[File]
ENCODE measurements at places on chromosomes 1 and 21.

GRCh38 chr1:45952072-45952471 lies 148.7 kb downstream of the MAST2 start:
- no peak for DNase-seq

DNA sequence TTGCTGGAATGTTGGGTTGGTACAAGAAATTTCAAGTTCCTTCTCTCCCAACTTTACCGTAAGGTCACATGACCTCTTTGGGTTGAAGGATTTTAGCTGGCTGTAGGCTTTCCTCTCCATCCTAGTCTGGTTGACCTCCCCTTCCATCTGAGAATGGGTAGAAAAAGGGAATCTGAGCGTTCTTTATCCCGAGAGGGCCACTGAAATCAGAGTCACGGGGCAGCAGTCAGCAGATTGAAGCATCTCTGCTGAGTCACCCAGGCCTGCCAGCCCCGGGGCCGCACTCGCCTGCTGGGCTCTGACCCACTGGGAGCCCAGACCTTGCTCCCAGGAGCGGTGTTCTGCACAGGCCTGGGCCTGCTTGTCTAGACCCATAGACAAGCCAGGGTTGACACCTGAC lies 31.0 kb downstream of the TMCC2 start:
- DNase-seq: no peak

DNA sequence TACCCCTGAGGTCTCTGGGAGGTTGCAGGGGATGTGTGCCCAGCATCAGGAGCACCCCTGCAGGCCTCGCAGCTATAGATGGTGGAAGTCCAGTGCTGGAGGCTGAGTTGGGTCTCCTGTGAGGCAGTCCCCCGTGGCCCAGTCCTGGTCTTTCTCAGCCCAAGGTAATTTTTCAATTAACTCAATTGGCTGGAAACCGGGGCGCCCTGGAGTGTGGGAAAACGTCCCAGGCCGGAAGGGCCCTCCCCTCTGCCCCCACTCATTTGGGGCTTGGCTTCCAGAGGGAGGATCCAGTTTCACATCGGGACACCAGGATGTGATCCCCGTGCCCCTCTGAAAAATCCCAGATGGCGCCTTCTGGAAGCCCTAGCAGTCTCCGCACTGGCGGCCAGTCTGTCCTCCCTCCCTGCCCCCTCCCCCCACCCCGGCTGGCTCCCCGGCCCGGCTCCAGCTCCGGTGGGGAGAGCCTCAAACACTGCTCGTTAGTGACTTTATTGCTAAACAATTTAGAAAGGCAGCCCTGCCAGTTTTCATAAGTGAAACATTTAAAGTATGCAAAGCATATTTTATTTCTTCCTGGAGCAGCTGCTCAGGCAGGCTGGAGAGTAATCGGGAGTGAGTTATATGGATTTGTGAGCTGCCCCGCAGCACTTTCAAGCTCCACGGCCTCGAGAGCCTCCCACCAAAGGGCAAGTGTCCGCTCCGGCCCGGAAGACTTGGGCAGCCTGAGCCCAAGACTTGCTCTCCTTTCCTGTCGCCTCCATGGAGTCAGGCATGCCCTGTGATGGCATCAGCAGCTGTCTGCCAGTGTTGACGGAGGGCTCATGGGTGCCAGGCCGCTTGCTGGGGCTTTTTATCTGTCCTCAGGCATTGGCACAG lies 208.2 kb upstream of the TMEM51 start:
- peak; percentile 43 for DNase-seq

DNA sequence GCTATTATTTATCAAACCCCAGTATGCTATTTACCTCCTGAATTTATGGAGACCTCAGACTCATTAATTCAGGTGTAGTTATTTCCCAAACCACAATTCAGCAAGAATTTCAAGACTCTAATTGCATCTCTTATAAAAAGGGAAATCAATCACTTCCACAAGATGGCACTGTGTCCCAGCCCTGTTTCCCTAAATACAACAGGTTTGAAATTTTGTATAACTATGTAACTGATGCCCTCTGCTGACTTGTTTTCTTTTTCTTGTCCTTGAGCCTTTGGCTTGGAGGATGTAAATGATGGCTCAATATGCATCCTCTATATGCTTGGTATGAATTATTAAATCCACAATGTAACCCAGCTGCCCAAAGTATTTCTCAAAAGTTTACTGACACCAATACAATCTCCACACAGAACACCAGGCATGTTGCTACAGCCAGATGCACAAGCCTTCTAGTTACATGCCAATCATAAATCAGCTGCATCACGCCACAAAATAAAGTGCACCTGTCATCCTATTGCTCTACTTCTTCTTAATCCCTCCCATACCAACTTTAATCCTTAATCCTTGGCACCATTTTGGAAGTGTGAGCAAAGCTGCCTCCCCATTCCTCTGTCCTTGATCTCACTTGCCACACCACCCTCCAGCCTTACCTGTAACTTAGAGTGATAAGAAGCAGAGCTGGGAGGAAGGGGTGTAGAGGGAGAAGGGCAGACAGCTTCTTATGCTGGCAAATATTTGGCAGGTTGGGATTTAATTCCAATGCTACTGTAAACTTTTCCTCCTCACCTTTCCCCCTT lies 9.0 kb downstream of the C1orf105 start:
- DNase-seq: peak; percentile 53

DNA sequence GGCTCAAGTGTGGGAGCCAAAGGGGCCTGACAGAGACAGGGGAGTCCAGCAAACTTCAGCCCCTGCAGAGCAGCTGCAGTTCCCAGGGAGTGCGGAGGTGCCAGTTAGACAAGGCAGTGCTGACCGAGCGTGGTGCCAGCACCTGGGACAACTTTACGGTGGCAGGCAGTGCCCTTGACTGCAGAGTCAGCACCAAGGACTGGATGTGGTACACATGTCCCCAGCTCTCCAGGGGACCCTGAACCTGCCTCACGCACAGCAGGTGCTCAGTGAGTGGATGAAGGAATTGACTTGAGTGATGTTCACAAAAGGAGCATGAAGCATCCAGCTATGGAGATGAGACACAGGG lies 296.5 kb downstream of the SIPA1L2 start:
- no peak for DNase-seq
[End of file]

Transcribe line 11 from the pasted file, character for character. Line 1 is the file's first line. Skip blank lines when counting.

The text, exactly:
- no peak for DNase-seq